One Slip Can Cost You Big: The Colorado Premises Liability Act

Accidents and other events result in injuries to residents on rental properties.  A bursting pipe may cause damage to a resident’s property.  A resident may slip and fall on an icy sidewalk and sustain personal injury damages.  The possible events resulting in damage to a resident, occupant, or guest are endless.  Most managers and landlords believe that they have the situation covered.  Because these possible events can occur at a rental property, most leases address these potential problems.  However, many managers and landlords are surprised to learn that regardless of any lease language, liability for an injury on a rental property is always determined by the Colorado Premises Liability Act (the “PLA”).  The PLA casts a broad net of potential liability for a wide cast of characters, including owners, management companies, and vendors.

The PLA makes landowners potentially liable for injuries to residents, occupants, and guests that occur on the owner’s property.  Because third party fee managers are not owners, they can relax, right?  Wrong.  Managers are defined as owners under the PLA, and therefore are also potentially liable for injuries to residents and others, resulting from property conditions.  Specifically, under the PLA a landowner includes but is not limited to “an authorized agent or person in possession of real property and a person legally responsible for the condition of real property or for the activities conducted or circumstances existing on real property.”  The broad reach of the PLA does not end with property managers.  Courts have held that liability under the PLA can extend to vendors as well. Common sense dictates that a vendor is not a landowner.  However, courts have extended liability to vendors based on a vendor’s legal responsibility for a particular condition on a property.  For example, if a snow removal vendor failed to remove an obvious sheet of ice from the base of a stairwell, a court could find that the vendor was legally responsible for the dangerous condition, and therefore liable under the PLA.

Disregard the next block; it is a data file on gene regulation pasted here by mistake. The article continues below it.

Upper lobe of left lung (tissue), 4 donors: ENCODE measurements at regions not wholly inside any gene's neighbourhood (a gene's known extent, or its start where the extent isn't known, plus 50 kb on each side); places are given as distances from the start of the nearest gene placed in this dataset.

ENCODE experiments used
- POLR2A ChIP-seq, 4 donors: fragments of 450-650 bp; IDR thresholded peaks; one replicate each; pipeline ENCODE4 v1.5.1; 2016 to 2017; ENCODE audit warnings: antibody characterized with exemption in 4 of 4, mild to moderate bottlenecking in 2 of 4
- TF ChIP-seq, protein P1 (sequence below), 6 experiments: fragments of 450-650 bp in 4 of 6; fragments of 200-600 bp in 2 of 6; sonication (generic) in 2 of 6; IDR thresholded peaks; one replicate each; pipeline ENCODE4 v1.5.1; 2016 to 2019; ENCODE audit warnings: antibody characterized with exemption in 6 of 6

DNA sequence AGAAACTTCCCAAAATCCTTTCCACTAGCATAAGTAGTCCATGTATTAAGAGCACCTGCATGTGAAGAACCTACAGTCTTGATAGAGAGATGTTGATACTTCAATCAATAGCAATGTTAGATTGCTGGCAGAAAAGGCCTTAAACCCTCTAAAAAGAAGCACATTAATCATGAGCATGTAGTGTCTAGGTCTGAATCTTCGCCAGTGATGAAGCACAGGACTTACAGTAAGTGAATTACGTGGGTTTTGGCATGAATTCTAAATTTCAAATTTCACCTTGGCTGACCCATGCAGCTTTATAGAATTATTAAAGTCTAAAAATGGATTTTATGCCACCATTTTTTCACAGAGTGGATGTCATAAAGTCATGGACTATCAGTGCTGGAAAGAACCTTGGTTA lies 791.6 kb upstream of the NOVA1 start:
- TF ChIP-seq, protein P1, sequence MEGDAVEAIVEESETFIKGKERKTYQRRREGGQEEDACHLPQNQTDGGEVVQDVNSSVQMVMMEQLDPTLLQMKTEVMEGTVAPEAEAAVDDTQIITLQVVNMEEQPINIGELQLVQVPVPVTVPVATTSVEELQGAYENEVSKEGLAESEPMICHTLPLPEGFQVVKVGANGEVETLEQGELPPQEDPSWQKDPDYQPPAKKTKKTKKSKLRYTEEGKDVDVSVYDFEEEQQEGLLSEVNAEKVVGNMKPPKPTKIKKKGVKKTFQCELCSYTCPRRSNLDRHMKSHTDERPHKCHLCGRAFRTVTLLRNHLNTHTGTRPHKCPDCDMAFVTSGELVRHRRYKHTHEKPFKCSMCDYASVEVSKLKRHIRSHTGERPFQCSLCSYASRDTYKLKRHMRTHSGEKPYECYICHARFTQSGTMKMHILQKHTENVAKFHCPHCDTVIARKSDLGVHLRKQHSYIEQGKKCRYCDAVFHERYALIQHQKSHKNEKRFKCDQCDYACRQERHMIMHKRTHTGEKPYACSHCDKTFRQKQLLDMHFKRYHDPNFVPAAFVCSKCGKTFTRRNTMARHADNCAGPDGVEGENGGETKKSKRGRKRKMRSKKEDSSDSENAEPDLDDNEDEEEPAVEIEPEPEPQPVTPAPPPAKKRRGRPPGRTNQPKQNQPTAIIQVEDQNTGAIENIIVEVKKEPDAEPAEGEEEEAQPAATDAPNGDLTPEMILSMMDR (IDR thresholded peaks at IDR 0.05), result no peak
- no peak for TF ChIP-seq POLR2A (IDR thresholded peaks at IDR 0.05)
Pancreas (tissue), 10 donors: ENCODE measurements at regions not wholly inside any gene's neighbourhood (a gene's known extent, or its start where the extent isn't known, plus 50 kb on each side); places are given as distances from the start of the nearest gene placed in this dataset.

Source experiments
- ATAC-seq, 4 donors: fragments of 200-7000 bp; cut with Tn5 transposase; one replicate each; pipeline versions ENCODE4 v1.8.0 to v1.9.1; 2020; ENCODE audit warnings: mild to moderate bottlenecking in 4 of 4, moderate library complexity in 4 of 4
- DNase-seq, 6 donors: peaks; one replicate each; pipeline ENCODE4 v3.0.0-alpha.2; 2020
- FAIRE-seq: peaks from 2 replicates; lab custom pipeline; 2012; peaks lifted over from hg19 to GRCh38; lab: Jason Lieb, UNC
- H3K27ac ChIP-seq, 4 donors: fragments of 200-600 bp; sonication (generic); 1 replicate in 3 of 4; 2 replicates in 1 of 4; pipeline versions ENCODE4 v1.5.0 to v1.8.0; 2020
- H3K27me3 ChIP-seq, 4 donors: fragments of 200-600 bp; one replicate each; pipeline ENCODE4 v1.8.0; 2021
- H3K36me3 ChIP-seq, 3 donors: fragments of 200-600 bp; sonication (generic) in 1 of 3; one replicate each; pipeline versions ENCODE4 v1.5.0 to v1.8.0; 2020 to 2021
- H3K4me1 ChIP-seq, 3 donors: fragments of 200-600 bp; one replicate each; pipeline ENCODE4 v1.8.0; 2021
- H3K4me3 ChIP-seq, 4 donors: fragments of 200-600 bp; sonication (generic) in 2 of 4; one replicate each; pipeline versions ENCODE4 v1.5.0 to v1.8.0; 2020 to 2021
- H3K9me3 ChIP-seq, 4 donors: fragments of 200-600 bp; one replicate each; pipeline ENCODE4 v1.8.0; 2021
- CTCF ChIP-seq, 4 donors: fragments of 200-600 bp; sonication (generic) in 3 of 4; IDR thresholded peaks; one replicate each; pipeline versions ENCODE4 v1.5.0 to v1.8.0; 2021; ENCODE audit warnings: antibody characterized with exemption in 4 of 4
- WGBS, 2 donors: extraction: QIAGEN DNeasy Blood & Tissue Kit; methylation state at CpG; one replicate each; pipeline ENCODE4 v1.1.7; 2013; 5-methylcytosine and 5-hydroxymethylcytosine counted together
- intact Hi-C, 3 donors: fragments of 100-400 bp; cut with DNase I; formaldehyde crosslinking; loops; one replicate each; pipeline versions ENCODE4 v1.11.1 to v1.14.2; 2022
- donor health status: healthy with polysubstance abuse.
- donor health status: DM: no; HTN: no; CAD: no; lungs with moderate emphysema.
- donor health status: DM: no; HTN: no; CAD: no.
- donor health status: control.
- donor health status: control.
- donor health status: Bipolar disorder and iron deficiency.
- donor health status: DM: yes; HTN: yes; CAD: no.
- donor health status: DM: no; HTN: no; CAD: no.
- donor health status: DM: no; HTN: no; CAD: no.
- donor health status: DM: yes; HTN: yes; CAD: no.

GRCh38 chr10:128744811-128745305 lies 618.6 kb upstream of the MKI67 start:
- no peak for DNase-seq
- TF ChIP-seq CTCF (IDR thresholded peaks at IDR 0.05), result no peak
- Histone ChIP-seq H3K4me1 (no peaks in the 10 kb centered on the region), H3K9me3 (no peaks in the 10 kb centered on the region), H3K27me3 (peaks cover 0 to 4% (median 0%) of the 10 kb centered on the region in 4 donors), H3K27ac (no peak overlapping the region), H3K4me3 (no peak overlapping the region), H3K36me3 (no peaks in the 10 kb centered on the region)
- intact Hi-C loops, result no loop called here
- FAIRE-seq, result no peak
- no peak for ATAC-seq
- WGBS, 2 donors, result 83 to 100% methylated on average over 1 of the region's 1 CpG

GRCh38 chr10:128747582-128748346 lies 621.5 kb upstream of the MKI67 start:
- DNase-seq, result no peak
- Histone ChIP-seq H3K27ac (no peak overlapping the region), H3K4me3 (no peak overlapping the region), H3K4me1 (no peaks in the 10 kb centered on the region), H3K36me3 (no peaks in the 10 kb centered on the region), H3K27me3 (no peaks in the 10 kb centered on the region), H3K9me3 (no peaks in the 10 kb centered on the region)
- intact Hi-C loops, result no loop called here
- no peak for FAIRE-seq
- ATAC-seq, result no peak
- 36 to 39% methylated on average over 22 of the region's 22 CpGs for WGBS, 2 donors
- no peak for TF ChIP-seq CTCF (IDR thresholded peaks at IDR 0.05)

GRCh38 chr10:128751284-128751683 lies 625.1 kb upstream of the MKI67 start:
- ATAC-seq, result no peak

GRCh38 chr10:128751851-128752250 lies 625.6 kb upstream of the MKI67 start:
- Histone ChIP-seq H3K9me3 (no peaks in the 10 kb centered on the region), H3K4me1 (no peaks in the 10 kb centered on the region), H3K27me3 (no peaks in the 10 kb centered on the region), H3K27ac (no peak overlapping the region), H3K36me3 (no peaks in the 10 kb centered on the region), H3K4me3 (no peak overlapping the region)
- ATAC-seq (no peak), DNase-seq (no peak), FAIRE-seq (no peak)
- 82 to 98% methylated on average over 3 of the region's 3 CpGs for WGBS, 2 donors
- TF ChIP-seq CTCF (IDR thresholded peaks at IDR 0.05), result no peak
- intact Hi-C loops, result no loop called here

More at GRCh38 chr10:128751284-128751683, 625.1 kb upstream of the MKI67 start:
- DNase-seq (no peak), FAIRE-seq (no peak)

Similar to the broad definition of landowner, the PLA creates liability for a broad range of potential injuries that may arise on your property.  The PLA applies to any injury resulting from the condition of real property, or for the activities conducted on real property, or the circumstances existing on real property.  Based on this definition, the courts have universally held that almost any injury occurring on real property is covered by the PLA.  Slip and falls, mold, and frozen pipes are three common events occurring on rental property.  Because these events are based on the condition, activities, or circumstances existing on real property, they along with a host of other common situations are covered under the PLA.  While not every injury is covered, the exceptions are extremely narrow.  The courts have only carved out an exception for commercial recreational activities that had little or no connection with the land itself.  For example, because boating activities conducted on real property did not impact the property making it more dangerous, or the cause of the injury, courts have found such injuries not covered by the PLA.

Because we know our clients so well, we know what your thinking.  You don’t have to worry about premises liability because you have addressed this issue in your lease.  Your lease contains a liability waiver and release.  Almost every lease has a liability waiver.  A liability waiver, also known as an exculpatory clause, is a lease clause that states the landlord and the management company are not liable to the resident for injury to the resident or the resident’s property for any reason, except and unless the property manager is grossly negligent.  Unfortunately, the Colorado Supreme Court in 1996 ruled that liability waivers are unenforceable in residential leases as a matter of public policy.  Accordingly, liability waivers do not bar PLA claims.  The rationale for this holding is twofold. First, the Colorado General Assembly has clearly determined that landlord tenant relations are a matter of public concern.  Second, the courts have found that liability waivers are based on unequal bargaining power.  Specifically, residential tenants have no opportunity to negotiate leases, but rather are presented with such documents on a take it or leave it basis.